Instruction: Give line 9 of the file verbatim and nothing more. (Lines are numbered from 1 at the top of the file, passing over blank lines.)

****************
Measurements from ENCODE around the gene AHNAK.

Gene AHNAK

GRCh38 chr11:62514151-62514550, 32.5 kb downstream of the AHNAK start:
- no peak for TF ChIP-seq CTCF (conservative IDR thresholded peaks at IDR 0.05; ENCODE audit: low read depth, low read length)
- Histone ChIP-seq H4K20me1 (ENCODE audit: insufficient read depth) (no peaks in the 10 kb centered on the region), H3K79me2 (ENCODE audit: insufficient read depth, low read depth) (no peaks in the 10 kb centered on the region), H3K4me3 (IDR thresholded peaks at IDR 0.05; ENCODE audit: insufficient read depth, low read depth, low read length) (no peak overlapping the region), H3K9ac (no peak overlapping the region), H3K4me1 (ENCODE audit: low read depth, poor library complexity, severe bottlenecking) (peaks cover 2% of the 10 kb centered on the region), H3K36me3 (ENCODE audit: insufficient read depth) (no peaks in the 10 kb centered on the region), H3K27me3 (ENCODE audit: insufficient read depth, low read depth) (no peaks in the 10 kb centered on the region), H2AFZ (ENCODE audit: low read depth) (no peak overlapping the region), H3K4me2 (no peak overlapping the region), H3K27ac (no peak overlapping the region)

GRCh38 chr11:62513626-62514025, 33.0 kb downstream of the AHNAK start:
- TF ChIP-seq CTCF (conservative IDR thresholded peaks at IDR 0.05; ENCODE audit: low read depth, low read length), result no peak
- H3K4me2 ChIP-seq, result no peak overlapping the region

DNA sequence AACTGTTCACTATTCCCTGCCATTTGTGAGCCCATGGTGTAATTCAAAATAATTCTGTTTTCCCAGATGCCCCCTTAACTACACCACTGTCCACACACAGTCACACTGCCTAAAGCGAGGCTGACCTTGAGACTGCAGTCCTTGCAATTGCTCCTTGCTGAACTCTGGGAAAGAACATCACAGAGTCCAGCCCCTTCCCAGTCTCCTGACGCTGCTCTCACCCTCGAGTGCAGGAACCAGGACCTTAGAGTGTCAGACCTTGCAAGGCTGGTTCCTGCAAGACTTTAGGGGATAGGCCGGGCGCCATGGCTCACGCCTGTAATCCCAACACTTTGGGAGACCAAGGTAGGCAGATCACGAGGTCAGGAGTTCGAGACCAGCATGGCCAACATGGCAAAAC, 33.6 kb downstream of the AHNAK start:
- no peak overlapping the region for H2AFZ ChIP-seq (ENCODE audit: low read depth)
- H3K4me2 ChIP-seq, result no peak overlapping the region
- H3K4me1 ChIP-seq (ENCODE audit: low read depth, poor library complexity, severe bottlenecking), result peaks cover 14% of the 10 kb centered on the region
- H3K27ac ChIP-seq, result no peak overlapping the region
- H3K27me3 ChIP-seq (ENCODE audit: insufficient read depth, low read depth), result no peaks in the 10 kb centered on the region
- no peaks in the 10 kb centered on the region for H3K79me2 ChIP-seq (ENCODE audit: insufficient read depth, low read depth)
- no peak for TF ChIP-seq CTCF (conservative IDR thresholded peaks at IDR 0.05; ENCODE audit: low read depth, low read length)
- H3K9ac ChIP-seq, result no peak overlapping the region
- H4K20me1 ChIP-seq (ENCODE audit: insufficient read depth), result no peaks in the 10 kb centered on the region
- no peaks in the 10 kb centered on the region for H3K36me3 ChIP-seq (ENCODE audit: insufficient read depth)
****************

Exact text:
DNA sequence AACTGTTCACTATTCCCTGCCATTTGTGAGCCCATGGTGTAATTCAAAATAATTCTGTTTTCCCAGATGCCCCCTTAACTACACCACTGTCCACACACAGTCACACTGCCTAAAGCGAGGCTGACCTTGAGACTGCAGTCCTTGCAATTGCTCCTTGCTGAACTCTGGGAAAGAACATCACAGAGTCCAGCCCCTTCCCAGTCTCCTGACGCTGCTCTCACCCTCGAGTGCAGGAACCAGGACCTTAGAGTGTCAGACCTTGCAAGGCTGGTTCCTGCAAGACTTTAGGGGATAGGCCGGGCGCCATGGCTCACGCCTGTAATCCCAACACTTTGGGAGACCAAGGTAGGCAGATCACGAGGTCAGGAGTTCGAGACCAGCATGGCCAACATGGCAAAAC, 33.6 kb downstream of the AHNAK start: